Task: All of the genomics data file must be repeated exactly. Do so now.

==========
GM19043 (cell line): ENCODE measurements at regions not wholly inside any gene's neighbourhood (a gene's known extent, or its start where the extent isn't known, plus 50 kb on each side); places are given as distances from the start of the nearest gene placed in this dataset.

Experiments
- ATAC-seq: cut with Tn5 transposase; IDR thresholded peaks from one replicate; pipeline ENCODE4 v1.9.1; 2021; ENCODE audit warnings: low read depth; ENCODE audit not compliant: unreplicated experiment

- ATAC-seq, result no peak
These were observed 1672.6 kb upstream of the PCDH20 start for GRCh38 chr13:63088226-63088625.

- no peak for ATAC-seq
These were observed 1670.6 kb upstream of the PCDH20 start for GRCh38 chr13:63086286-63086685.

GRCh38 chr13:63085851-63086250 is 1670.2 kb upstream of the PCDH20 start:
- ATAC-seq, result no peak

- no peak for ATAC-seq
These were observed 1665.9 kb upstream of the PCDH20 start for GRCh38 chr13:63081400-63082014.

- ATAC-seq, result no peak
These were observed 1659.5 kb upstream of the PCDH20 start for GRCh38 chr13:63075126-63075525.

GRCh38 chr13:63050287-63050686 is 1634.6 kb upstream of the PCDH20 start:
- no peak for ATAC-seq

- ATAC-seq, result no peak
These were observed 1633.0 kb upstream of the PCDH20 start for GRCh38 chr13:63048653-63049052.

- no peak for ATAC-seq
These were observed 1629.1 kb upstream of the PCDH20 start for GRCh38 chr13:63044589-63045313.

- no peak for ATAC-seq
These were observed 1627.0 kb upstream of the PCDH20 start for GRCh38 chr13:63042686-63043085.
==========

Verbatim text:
GM19043 (cell line): ENCODE measurements at regions not wholly inside any gene's neighbourhood (a gene's known extent, or its start where the extent isn't known, plus 50 kb on each side); places are given as distances from the start of the nearest gene placed in this dataset.

Experiments
- ATAC-seq: cut with Tn5 transposase; IDR thresholded peaks from one replicate; pipeline ENCODE4 v1.9.1; 2021; ENCODE audit warnings: low read depth; ENCODE audit not compliant: unreplicated experiment

- ATAC-seq, result no peak
These were observed 1672.6 kb upstream of the PCDH20 start for GRCh38 chr13:63088226-63088625.

- no peak for ATAC-seq
These were observed 1670.6 kb upstream of the PCDH20 start for GRCh38 chr13:63086286-63086685.

GRCh38 chr13:63085851-63086250 is 1670.2 kb upstream of the PCDH20 start:
- ATAC-seq, result no peak

- no peak for ATAC-seq
These were observed 1665.9 kb upstream of the PCDH20 start for GRCh38 chr13:63081400-63082014.

- ATAC-seq, result no peak
These were observed 1659.5 kb upstream of the PCDH20 start for GRCh38 chr13:63075126-63075525.

GRCh38 chr13:63050287-63050686 is 1634.6 kb upstream of the PCDH20 start:
- no peak for ATAC-seq

- ATAC-seq, result no peak
These were observed 1633.0 kb upstream of the PCDH20 start for GRCh38 chr13:63048653-63049052.

- no peak for ATAC-seq
These were observed 1629.1 kb upstream of the PCDH20 start for GRCh38 chr13:63044589-63045313.

- no peak for ATAC-seq
These were observed 1627.0 kb upstream of the PCDH20 start for GRCh38 chr13:63042686-63043085.